18v drill battery rebuild questions
Hey guys, I've got a DeWalt 18v drill with tired battery packs. They will run the drill but run time is way down. I charged one up and then took it apart and here is what I found:
-Most cells at 1.3 v.
-Two at 1.28
-Two a 1.29
-One at 1.4
-Total voltage charged: 19.5
-Voltage when drill is running but not under load: 18.4
-After running drill for 60 seconds voltage while running drops to 17
-Battery voltage no load after above run: 18.8
Most of the websites I've checked say to find the one or two bad cells and replace them but I don't see any individual bad cells. So is the whole set over the hill? Any rebuild options or should I just go for new packs? These are about 4 years old and only get part-time use.
I hate to drop a C-note on a pair of packs if these are salvageable.
Try recovering them instead.. Try this.
Find a REALLY small load. Lets say 100mA.
R=V/I, 180ohms for 18v.
60W 120v bulb = About that. (240ohms on resistance. .less when cold). Less is OK, More is not. (less wattage that is)
Connect it across the 18v drill pack once its discharged enough to no longer spin your drill, And measure the voltage now and then. I believe those 18v packs are 15 cells, So you want to wait untill it hits 0.4v per cell, or 0.4v * 15, or about 6v
Once thats done, Recharge it fully, And repeat. Your charger may initial refuse to charge it due to low voltage, but most trickle charge it in that state and it should quickly perk up and start charging, Failing that find a 24v+ supply and hook the battery to it in series with the light bulb, untill the pack voltage exceeds 15v. (Should only take a minute or two)
Discharge to 0.4v per cell has been shown to actualy recover Nicad capacity. The only problem is discharge below 1v per cell can easily reverse some cells as the internal resistance is VERY high below 1v per cell, and any high current reverse is very damageing, Hence the use of very low current.
Test each cell individually under load, a 6V lantern bulb makes a good test light. I bet you find a few of them dropping down in voltage while the test light is hooked up.
While I am not an authority on "dry cell" nicads, I have been maintaining aircraft nicads for many years, and I assume the chemistry is similar. I have seen "reversed" cells in a 24V battery go as high as 6v. This is when the nominal voltage is about 1.3V.
What this means, is that assuming a 20 cell battery, you might have 19 cells at + 1.3vdc, and one cell at - 6.0vdc, for all intents & purposes, you now have a 18.7 vdc battery!
As for as nicads not developing a "memory", I wish someone would notify Saft America and Marathon, (the manufacturers of Aircraft Nicad batteries) so they can amend their maintenance & inspection schedules. Currently, the batteries require a full discharge, cell shorting, and recharge to 120% of capacity every 100 hrs of aircraft operation.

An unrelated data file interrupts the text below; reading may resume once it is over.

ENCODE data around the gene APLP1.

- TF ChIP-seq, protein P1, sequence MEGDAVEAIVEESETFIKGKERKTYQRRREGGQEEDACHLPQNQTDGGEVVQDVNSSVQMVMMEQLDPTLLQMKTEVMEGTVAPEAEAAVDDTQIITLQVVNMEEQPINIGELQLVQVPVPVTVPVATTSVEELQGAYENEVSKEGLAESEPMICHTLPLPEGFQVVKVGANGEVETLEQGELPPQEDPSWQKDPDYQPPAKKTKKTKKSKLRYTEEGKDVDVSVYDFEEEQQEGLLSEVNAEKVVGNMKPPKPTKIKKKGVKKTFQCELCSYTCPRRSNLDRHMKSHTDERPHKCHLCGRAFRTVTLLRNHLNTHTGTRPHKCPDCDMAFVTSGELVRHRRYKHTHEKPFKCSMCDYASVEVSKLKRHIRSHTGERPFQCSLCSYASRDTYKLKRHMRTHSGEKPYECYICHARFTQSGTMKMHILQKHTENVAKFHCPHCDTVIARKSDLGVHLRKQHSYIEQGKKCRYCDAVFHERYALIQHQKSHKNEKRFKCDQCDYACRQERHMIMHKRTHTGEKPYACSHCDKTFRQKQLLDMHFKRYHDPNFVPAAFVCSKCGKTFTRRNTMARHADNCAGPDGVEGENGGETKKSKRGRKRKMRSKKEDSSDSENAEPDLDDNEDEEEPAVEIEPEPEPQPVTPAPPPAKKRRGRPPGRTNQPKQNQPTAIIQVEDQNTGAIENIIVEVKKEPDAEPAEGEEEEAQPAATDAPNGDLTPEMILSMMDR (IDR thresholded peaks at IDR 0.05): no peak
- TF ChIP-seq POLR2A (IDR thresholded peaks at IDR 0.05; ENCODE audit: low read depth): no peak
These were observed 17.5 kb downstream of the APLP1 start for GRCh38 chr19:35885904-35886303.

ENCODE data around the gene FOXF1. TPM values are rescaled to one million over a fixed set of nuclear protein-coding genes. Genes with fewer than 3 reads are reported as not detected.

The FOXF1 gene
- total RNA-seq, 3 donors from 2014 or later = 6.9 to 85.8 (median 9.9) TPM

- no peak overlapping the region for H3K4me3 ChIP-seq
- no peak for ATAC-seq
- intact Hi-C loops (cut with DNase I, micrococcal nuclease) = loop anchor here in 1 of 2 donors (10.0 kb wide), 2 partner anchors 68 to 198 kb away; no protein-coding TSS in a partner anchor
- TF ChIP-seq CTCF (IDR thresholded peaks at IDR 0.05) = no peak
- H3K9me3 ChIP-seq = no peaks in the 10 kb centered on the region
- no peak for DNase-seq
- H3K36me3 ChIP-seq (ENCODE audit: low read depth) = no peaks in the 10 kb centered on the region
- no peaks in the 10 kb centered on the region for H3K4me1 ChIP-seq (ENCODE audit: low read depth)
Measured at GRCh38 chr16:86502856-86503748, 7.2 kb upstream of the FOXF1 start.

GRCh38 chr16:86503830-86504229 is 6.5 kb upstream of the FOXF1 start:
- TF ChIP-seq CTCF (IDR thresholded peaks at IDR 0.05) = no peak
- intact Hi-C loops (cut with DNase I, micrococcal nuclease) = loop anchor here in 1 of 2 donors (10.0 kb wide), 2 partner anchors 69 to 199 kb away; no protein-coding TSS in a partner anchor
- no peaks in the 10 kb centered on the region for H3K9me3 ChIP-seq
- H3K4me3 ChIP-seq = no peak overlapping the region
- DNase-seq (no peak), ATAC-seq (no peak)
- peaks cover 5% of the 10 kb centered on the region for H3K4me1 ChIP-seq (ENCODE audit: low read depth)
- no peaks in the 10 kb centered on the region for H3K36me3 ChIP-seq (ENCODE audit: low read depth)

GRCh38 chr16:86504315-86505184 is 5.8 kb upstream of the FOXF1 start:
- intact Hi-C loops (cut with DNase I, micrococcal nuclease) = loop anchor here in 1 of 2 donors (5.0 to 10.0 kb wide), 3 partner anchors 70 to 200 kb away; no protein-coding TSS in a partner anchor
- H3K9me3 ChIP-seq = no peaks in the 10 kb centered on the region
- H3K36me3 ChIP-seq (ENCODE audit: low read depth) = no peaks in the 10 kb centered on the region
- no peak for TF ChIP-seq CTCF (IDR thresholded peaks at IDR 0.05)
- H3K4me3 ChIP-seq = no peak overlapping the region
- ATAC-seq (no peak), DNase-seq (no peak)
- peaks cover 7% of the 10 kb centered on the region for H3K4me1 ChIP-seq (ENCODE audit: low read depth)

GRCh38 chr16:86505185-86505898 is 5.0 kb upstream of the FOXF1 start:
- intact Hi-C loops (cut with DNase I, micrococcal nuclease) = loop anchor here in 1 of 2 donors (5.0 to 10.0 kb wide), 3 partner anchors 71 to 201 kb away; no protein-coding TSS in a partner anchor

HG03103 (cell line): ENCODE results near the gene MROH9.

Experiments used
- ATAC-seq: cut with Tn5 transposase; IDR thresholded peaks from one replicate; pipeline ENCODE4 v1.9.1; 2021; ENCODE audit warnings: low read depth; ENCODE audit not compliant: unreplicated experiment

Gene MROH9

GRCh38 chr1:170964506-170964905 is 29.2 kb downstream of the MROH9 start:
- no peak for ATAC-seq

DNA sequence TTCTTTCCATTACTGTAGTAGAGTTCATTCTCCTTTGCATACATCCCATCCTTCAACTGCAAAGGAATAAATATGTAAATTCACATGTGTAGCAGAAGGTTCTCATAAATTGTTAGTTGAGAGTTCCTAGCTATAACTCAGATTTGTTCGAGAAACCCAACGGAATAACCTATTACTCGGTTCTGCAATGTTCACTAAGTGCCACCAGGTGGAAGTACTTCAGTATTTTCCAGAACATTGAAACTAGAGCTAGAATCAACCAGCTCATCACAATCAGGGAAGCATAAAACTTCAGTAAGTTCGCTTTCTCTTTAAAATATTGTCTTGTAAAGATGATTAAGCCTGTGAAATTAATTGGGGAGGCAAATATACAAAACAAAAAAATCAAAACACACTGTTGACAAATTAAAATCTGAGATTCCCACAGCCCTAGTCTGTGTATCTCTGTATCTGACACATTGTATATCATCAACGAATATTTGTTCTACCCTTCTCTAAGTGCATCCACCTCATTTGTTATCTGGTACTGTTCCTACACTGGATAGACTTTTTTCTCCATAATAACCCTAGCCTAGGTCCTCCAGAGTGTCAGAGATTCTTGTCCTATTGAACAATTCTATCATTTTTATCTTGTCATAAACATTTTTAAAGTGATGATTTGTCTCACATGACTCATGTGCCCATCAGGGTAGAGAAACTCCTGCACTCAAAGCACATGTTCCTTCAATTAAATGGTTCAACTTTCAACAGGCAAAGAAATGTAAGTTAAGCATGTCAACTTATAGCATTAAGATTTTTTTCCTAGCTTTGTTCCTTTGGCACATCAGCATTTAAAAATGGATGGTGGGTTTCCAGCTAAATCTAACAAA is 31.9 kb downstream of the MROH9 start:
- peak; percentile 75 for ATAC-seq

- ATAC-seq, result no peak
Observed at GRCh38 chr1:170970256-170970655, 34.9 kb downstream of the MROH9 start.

Last edited by Thruthefence; 12-12-2011 at 02:11 PM.
When my packs die I just buy all new cells. I don't mess around trying to find the weak ones. If you are capable and shop around, they can be rebuilt for about half of what a new pack costs.
THANKS for the fast response, guys. Back to the shop to try your suggestions. Boostinjdm, you may be right in the end but my inherent cheapness won't let me do that until I've spent more than $100 worth of my time trying to save these!
I have bought rebuilt cores from here:
The price per 18v core is $42. I'm not associated with them, just a satisfied customer.
I've wondered if buying one of these and stripping the batteries out would be a practical source for rebuild.
You didn't say what type of cells they are.
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I've done that, or something like it, in the past, buying leftover/overstocked etc. battery packs and rebuilding others with the contents. It can work, but difficulty varies considerably with layout. I rebuilt a few batteries for an old Milwaukee, and extended its life for years. But when I opened up a DeWalt 18 volt battery, I found the way they're stacked rather intimidating, and I think it might be difficult to roll your own. You may find it less daunting, but I suggest anyone planning this open up a pack first and see what you're getting into.
Originally Posted by armedandsafe
Bruto's right. It's not a quickie job, as you have to do some planning on how you're going to lay out the cells and the connections. I suggest some close color prints of the existing one, so you have a guide as you go along.
One of the main incentives for rebuilding your own is that you can usually get Sub-C's with a considerably higher capacity than the original cells. I remember my first rebuild came with 1800 ma cells while 15 3300 ma cells could be had for an amount that was still far less than a whole replacement battery.....and if you opt for the replacement battery, you're likely to get the same low capacity cells as the original.
Like most things we venture into, the first time can be a bit of a challenge, but after that first one, it's a breeze.....plus you're going to wind up with a battery pack that is far superior than the original.